In the digital age, our lives extend far beyond physical possessions. A substantial part of our personal and financial lives now exists online as digital assets. This comprehensive guide aims to help Missouri residents understand how to include digital assets in their estate planning process.
1. Understanding Digital Assets
Digital assets are any information or data that exist in a digital format and come with the right to use. This broad definition includes digital files, emails, social media accounts, online banking and brokerage accounts, digital photos, and even cryptocurrencies.
2. The Importance of Digital Assets in Estate Planning
It's crucial to account for digital assets in your estate plan, as they may have sentimental or financial value. For instance, you may have photos stored on a cloud service, money in a PayPal account, or a personal blog generating ad revenue. If your estate plan doesn't address these assets, your heirs may not be able to access them.
3. Missouri and Federal Laws
As of 2021, Missouri has not yet adopted the Revised Uniform Fiduciary Access to Digital Assets Act (RUFADAA) that many states use as a legal framework for managing digital assets. However, federal privacy laws still apply, and certain digital service providers have procedures for handling accounts in the event of a user's death.
4. Including Digital Assets in Your Estate Plan
Creating an inventory of your digital assets is the first step. List all your digital assets, including usernames and passwords, and keep this list secure yet accessible to your executor.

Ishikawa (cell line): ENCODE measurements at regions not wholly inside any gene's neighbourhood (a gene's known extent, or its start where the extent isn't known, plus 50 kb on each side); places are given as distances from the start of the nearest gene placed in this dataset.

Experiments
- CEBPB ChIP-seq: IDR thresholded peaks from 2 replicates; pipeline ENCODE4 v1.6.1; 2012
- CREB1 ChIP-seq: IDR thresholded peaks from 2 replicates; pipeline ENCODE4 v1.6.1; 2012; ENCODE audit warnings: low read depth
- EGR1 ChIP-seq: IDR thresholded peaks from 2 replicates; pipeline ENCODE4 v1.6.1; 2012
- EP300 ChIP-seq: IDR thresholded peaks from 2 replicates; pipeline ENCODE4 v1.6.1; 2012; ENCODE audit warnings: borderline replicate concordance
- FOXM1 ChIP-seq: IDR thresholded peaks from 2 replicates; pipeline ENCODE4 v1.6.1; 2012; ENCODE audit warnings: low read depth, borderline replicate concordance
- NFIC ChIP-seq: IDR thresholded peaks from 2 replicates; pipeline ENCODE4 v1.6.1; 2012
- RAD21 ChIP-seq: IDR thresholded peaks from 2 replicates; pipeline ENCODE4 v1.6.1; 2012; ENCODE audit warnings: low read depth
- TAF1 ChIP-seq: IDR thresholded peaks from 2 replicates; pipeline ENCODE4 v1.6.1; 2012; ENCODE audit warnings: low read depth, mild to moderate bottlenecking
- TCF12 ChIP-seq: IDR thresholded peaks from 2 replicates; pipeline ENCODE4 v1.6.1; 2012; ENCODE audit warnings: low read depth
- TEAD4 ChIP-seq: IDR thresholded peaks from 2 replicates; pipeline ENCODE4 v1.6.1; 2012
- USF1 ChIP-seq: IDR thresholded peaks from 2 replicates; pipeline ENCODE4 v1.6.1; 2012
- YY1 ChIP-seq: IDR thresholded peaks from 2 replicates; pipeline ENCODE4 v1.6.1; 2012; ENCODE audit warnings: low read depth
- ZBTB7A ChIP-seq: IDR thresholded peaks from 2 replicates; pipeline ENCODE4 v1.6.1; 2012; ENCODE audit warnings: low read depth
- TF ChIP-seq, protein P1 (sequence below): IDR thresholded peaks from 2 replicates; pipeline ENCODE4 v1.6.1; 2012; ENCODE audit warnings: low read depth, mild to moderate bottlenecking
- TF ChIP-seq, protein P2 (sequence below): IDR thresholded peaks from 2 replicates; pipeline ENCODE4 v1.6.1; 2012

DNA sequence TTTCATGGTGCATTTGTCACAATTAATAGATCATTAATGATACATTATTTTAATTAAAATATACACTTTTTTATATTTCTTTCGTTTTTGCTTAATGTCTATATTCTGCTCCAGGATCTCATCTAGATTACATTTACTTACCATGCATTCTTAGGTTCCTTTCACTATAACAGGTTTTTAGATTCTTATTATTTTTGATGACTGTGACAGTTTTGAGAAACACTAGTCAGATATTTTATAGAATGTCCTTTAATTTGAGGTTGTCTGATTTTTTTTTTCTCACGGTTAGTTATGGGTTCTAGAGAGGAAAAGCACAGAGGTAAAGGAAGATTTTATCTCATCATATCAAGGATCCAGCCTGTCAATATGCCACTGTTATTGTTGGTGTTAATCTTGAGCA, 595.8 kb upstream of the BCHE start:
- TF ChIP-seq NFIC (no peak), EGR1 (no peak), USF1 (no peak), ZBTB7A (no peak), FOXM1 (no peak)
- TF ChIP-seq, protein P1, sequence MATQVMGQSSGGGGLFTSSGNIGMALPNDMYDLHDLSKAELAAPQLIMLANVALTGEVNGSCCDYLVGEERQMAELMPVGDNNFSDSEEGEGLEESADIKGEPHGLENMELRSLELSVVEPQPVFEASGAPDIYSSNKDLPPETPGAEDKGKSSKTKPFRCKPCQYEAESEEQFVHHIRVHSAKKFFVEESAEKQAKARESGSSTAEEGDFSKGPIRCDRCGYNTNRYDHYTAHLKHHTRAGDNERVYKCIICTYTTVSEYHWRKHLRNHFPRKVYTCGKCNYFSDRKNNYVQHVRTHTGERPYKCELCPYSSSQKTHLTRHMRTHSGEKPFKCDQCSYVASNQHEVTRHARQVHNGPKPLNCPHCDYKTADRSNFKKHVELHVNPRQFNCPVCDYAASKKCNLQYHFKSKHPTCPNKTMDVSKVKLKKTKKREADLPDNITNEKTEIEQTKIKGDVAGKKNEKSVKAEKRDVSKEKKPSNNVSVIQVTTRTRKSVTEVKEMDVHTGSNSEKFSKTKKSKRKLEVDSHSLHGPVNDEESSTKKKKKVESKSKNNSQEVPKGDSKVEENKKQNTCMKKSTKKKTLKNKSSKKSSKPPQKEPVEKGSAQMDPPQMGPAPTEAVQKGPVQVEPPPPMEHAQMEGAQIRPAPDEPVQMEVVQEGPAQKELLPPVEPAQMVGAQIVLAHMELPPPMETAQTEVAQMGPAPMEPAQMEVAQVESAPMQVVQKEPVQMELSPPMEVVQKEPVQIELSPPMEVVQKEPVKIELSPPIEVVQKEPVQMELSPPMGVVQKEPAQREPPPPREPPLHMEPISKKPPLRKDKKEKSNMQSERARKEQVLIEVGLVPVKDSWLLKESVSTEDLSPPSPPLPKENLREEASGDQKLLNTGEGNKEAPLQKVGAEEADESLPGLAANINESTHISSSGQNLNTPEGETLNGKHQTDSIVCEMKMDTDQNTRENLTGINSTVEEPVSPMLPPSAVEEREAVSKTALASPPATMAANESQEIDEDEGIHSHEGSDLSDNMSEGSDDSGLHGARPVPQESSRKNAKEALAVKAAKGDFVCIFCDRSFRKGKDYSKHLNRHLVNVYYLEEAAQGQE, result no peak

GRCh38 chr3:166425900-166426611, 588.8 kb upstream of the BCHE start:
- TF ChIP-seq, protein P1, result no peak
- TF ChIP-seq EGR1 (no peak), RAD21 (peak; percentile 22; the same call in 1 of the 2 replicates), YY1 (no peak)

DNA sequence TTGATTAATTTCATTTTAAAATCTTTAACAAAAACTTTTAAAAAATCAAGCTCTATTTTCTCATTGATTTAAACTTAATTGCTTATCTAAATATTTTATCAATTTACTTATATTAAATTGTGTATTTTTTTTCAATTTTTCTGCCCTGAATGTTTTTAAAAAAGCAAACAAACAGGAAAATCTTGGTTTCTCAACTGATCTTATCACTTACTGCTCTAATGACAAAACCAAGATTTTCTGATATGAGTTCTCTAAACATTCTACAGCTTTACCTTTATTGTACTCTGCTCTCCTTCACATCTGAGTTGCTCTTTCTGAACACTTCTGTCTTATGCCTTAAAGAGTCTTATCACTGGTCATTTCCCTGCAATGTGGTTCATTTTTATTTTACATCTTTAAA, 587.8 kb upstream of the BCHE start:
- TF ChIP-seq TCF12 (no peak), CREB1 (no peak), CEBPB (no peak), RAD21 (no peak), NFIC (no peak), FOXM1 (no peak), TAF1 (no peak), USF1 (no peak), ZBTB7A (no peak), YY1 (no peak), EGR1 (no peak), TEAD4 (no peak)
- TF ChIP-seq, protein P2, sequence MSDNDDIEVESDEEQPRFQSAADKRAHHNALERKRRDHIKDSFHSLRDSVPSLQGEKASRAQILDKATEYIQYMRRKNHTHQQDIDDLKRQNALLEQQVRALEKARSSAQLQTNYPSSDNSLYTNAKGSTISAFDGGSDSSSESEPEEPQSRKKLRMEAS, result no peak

Next, include a provision in your will or trust that grants your executor authority to deal with your digital assets. Discuss this with your attorney to ensure it's done correctly under Missouri law.
Some online services have a legacy contact or inactive account manager feature, where you can designate someone to manage your account after your death. Use these features where available.
5. Legal Assistance
Estate planning involving digital assets can be complex, particularly due to the ever-evolving nature of technology and related laws. It is recommended to seek assistance from an attorney specializing in estate planning and familiar with the intricacies of digital assets.
As our lives become increasingly digital, so too does our estate. Proper estate planning now includes a plan for managing digital assets after death. In Missouri, while laws regarding digital assets are still developing, residents can take steps to ensure their digital legacy is handled according to their wishes.